5 Virtual Día de Muertos Altars to Women Who Defined Latin Music History

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Unlike Halloween, which takes a tone of darkness and fear, Día de Muertos is a joyous holiday when families and friends come together to celebrate the lives, legacies, and souls of those who have passed. This celebration is rooted in the indigenous’ tradition of commemorating the gods and goddesses of the underworld. On November 1st and 2nd of each year, it is believed that the dead roam the earth to visit their families. Altars or ofrendas are made to guide the souls to their homes, and they are decorated with candles and strong scents– such as cempasúchil – to call the souls to their altar. The spirits are weary after their long trip, so pan de muerto (their favorite food), and even some tequila is offered to make the souls happy upon their return.

Today, as Día de Muertos celebrations conclude, here are five virtual altars we made to honor some of the most notable women in Latin music.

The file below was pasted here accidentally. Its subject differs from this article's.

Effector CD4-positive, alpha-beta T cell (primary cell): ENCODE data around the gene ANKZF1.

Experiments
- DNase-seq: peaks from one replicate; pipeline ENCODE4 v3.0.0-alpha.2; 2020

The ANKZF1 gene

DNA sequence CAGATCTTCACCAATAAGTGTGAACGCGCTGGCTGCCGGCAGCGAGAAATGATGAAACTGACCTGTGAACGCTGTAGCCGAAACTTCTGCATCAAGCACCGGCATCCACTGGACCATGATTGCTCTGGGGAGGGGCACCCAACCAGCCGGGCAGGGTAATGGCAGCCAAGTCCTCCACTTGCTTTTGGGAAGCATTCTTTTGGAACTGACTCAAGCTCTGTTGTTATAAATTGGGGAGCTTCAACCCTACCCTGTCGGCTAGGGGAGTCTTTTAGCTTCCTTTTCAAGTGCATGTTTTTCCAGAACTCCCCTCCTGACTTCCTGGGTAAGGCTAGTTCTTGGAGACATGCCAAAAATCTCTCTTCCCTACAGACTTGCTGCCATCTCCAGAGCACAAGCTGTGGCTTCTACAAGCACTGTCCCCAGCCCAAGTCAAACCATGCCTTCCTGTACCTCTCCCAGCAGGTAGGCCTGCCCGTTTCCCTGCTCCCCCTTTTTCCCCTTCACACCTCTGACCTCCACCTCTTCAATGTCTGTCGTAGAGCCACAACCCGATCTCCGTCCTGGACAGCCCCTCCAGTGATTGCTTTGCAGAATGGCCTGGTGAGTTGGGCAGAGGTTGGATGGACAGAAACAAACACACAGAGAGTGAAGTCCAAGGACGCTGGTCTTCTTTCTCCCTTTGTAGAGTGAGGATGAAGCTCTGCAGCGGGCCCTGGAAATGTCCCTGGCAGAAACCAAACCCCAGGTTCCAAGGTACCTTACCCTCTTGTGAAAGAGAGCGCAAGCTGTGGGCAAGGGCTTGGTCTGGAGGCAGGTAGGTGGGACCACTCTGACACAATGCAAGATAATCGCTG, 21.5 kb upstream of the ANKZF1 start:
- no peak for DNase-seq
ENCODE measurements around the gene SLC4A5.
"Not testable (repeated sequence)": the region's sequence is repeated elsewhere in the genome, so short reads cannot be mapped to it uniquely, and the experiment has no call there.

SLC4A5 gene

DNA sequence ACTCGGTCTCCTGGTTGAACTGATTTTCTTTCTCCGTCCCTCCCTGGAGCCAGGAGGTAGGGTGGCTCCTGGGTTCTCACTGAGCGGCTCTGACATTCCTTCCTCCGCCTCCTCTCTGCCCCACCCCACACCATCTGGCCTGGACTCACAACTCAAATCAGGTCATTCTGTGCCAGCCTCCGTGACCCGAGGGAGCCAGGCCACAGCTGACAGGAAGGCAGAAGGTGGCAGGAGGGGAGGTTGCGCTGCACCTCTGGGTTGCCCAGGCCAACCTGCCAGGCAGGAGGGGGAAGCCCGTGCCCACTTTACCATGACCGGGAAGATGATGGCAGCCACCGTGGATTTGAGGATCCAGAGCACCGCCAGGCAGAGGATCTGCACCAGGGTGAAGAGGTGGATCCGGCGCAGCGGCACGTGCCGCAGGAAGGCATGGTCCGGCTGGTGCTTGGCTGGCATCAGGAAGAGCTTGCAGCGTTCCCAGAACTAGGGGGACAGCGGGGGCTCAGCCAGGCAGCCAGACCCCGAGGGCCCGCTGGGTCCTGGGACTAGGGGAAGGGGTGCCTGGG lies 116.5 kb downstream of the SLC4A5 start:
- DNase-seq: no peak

Celia Cruz

By: Itzel Alejandra Martinez

To this beloved Afro-Cubana and the Queen of Salsa we offer her performance dress, records (since she made 23 gold albums), and some sugar pa’ que nos cante “Azucar!”.


Mercedes Sosa

By: Itzel Alejandra Martinez

To this rebellious spirit we offer her hand drum, a beautiful red rebozo to save from the cold November air, y un pajarito to sing next to her.


Selena Quintanilla

By: Itzel Alejandra Martinez

To pay homage to this dreamy Tejana we offer her pizza (since it was her favorite food), a microphone so she can sing the night away, and her flower of choice: white roses.


Niña Emilia

By: Itzel Alejandra Martinez

To one of the most iconic voices of Colombian bullerengue music, we offer a tambor alegre and some aguardiente to put her in a dancing mood.


Chavela Vargas

By: Itzel Alejandra Martinez

A la mera mera of ranchera music we offer some tequila to clear her throat, a guitar for her sad ballads, and cempasúchil to bring her to our altar.